Judges will be looking for videos that are fun, interesting and use public domain materials, especially those from 1927. They will be shown at the in-person Public Domain Day party and should highlight the value of having cultural materials that can be reused, remixed, and re-contextualized for a new day. Winners’ pieces will be purchased with the prize money, and viewable on the Internet Archive under a Creative Commons license.
Amir Saber Esfahani (Director of Special Arts Projects, Internet Archive)
Rick Prelinger (Board Member, Internet Archive, Founder, Prelinger Archives)
SAN FRANCISCO – Hashimoto Contemporary is pleased to present Wild Animal, a solo exhibition by San Francisco-based artist Casey Gray, his third with the gallery. Utilizing his signature process of complex masking techniques and acrylic spray paint, the artist’s latest body of paintings, sculptures and works on paper are a meditation on the vibrancy of life as seen through the animal kingdom.
Drawing from his experience as a new father, and the chaotic stasis of the last two years to reconsider both subject and audience, Gray narrows his vision into a singular, charming topic; a colorful world of dynamic animals in action. Eight highly stylized portraits of solitary animals make up the majority of the show; Eagle, Bear, Horse, Tiger, Pelican, Crocodile, Trout and Duck. The figures are flat, graphic and modernist, painted with a variety of competing treatments and textures, and set amidst dreamy, gradient backgrounds.
Gray describes his inspiration for the work, “Raising a toddler has my life overrun with animal themes, from children’s books to toys, clothing, television, trips to the zoo. You name it, they’re everywhere. It was a natural evolution for me to move in this direction because animals seem to be everything I’m looking at, and simply put, I can’t separate my life from my work.”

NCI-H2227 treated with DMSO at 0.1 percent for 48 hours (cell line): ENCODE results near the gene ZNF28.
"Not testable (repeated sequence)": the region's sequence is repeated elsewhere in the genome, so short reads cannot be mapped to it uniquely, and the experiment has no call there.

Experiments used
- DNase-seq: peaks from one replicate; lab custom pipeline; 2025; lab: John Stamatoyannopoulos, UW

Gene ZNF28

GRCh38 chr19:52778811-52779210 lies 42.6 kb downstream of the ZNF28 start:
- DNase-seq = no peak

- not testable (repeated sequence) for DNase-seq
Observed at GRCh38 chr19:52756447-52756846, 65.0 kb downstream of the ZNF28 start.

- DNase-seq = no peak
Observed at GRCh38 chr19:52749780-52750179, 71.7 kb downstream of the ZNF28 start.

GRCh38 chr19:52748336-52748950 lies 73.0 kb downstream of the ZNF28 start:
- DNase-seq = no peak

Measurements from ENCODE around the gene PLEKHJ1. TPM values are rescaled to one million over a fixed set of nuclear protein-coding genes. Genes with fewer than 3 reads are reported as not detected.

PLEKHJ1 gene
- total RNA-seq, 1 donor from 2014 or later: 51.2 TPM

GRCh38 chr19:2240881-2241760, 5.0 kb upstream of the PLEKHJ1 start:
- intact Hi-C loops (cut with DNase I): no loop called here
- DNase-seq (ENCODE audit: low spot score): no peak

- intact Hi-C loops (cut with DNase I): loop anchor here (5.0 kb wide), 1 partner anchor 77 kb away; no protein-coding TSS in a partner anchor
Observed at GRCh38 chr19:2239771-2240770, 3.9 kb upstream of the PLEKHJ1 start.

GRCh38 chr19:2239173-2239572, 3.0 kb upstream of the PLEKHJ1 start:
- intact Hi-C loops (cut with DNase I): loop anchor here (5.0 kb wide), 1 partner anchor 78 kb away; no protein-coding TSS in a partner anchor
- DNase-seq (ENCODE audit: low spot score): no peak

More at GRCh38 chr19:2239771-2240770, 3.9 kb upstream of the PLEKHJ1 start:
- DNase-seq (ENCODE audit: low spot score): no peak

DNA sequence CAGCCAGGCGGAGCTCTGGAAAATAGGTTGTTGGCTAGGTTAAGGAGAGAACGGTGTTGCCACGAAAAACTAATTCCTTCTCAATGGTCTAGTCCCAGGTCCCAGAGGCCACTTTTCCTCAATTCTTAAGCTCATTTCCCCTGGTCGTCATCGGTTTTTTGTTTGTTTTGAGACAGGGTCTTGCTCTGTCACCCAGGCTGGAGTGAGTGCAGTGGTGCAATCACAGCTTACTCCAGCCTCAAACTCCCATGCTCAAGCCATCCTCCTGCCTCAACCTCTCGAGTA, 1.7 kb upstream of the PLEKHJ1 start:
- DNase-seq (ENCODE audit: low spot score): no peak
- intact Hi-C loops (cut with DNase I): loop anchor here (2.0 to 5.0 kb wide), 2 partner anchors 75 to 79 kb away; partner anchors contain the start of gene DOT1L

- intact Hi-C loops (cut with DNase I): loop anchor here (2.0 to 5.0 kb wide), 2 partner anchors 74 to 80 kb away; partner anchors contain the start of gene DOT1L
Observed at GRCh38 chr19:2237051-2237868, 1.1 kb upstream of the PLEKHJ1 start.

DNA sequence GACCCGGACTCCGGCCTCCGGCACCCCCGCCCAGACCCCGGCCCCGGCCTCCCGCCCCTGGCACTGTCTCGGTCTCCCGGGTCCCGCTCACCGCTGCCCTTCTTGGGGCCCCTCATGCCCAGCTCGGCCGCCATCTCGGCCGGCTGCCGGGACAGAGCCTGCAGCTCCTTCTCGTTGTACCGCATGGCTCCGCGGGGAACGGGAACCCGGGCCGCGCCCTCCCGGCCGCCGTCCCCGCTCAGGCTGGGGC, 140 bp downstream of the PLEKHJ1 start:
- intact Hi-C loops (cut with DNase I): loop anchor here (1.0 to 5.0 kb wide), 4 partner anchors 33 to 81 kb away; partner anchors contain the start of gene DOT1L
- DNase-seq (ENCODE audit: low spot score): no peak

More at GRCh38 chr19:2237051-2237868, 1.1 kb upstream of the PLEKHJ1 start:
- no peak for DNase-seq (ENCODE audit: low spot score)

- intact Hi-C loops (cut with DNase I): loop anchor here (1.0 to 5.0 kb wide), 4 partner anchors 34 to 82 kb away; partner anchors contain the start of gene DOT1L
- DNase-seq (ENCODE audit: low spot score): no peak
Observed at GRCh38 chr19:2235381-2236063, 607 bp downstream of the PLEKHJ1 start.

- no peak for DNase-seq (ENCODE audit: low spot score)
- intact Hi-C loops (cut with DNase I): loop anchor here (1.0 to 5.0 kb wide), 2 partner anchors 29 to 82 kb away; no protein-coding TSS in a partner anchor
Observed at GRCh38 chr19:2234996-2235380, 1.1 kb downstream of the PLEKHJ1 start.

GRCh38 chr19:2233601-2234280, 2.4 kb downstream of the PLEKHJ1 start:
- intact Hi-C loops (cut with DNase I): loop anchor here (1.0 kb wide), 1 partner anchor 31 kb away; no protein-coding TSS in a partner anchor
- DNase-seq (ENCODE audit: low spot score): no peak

The exhibition is a direct extension of the artist’s recent residency at The Internet Archive in San Francisco from 2020-2021. During his residency, Gray used the Archives’s vast magazine cover art collection as a source for representation, specifically focusing on the dramatic Adventure and Nature Magazine illustrations of the early 20th century. Gray re-contextualizes the animals from the covers, instead imagining them as plastic children’s toys, into two obsessively composed window box paintings central to the show. In the first, a meticulously rendered feral herd of mammals, snakes and birds intermix around a large bonsai tree with a heightened sense of alert. In the second, a school of fish, sharks and other aquatic creatures clash with a deep sea diver in a powerful fight for survival. Each layered still life arrangement offers a sense of excitement, bewilderment and sentimentality for the outdoors in their theatre and spectacle. The interactions the wildlife and their placement in space create a narrative tension that mirrors the emotional turmoil of this day and age.
Wild Animal will be on view February 5th – 26th with an opening reception on Saturday, February 5th from 1pm-7pm. For more information please contact gallery director Vanessa Indies at email@example.com.
As part of the Internet Archive’s 25th Anniversary celebration we asked artist LaTurbo Avedon to contemplate what the year 2046 and the future of the internet might look like through the lens of their own art practice.
LaTurbo Avedon introduces the work Hypertext Wishes, inviting viewers to follow a virtual token as it passes into a contemplative well of the Internet. Avedon has spent the past decade developing a body of work that illuminates the ever-growing intensity between users and virtual experiences, pursuing creative environments that deepen the meaning of memories found in the metaverse. They curate and design Panther Modern, a file-based exhibition space that encourages artists to create site-specific installations for the Internet.
Here is a clip from Hypertext Wishes, available for viewing at Internet Archive Headquarters:
LaTurbo Avedon is an avatar and artist, creating work that emphasizes the practice of non-physical identity and authorship. Their process of character creation continues through gaming, performance and exhibitions. Their work has appeared internationally, including The Whitney Museum (New York City). The Manchester International Festival (UK), Transmediale (Berlin), Haus der elektronischen Künste (Basel), HMVK (Dortmund), Barbican Center (London), Galeries Lafayette (Paris), and TRANSFER Gallery (New York).
As part of the Internet Archive’s 25th Anniversary celebration we asked artist Olia Lialina to contemplate what the year 2046 and the future of the internet might look like through the lens of her own art practice.